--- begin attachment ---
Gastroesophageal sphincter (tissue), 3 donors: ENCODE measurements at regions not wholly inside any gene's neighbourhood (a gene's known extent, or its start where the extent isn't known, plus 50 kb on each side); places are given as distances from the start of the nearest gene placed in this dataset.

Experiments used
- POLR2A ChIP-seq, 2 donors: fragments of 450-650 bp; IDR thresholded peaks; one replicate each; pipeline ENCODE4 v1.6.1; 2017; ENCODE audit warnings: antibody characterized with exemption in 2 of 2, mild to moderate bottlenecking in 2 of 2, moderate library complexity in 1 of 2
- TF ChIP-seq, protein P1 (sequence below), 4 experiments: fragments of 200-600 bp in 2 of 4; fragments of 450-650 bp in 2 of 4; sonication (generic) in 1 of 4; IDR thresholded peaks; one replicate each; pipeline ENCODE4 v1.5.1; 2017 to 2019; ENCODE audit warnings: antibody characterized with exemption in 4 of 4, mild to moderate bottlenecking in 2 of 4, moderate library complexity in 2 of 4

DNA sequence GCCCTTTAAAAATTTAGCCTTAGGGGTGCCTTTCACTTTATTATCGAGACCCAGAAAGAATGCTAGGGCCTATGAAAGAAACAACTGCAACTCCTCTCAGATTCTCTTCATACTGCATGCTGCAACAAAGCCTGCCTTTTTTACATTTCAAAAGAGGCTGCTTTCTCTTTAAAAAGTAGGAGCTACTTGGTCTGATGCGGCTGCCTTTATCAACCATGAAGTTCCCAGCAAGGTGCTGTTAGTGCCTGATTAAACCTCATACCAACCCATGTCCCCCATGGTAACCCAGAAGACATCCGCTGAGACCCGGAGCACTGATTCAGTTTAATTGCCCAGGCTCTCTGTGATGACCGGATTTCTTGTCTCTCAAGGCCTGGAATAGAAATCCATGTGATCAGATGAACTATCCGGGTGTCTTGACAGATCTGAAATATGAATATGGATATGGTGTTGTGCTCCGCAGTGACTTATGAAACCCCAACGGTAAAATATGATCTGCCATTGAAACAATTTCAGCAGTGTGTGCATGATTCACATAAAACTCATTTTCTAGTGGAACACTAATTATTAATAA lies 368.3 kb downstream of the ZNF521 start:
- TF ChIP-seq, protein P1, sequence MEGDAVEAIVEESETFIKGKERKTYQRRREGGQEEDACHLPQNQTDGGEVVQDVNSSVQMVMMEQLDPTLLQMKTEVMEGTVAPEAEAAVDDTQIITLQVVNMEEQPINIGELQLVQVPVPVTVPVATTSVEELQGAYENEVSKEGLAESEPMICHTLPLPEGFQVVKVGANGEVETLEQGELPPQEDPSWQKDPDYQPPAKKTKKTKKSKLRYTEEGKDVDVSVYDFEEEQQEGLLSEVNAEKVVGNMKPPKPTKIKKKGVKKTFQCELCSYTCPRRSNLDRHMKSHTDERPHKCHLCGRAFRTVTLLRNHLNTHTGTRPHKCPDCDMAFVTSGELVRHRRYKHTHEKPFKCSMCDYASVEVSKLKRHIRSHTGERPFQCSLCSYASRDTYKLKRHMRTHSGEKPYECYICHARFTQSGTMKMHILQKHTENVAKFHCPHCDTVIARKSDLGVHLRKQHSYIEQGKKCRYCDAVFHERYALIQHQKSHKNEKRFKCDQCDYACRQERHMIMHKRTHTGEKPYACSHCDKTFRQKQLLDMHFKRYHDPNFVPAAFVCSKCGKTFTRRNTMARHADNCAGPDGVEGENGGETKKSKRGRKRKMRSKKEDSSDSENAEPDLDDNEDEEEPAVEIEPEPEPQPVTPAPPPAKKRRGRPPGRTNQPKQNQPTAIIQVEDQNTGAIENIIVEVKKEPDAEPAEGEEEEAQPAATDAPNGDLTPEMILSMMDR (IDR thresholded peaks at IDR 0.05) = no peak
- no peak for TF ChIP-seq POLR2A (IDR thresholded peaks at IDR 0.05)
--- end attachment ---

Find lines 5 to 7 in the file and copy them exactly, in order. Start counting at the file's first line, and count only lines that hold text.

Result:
DNA sequence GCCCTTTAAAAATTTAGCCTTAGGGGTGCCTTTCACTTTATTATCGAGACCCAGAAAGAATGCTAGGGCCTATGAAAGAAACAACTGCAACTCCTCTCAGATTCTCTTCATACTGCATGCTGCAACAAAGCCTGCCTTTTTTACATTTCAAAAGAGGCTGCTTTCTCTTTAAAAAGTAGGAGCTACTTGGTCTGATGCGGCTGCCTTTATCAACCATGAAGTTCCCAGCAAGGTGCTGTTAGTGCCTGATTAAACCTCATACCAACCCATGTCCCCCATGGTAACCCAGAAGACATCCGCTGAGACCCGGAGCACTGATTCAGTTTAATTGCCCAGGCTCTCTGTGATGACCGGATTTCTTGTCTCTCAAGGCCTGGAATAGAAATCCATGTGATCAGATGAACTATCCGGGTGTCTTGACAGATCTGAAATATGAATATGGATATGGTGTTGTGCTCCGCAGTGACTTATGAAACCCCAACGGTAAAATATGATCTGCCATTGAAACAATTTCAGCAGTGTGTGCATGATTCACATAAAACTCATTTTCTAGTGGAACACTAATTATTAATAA lies 368.3 kb downstream of the ZNF521 start:
- TF ChIP-seq, protein P1, sequence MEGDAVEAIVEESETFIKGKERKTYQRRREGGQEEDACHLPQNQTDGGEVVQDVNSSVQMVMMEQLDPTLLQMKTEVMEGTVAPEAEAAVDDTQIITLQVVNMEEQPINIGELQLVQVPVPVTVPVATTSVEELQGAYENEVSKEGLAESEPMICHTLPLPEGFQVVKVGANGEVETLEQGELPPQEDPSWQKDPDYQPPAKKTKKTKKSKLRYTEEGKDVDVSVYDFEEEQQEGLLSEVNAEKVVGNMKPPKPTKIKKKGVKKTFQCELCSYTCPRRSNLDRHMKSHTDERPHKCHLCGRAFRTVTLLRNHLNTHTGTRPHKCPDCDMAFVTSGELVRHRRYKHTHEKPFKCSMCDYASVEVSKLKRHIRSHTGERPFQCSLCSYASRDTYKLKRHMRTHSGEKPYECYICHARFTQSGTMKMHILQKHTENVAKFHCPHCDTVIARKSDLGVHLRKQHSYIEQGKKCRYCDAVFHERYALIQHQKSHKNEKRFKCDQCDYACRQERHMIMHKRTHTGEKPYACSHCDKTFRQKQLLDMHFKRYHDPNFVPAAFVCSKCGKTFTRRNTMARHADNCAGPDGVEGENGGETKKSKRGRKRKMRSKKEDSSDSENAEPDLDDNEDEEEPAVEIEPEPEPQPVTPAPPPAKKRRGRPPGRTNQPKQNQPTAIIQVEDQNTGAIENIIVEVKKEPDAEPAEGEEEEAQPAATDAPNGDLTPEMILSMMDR (IDR thresholded peaks at IDR 0.05) = no peak
- no peak for TF ChIP-seq POLR2A (IDR thresholded peaks at IDR 0.05)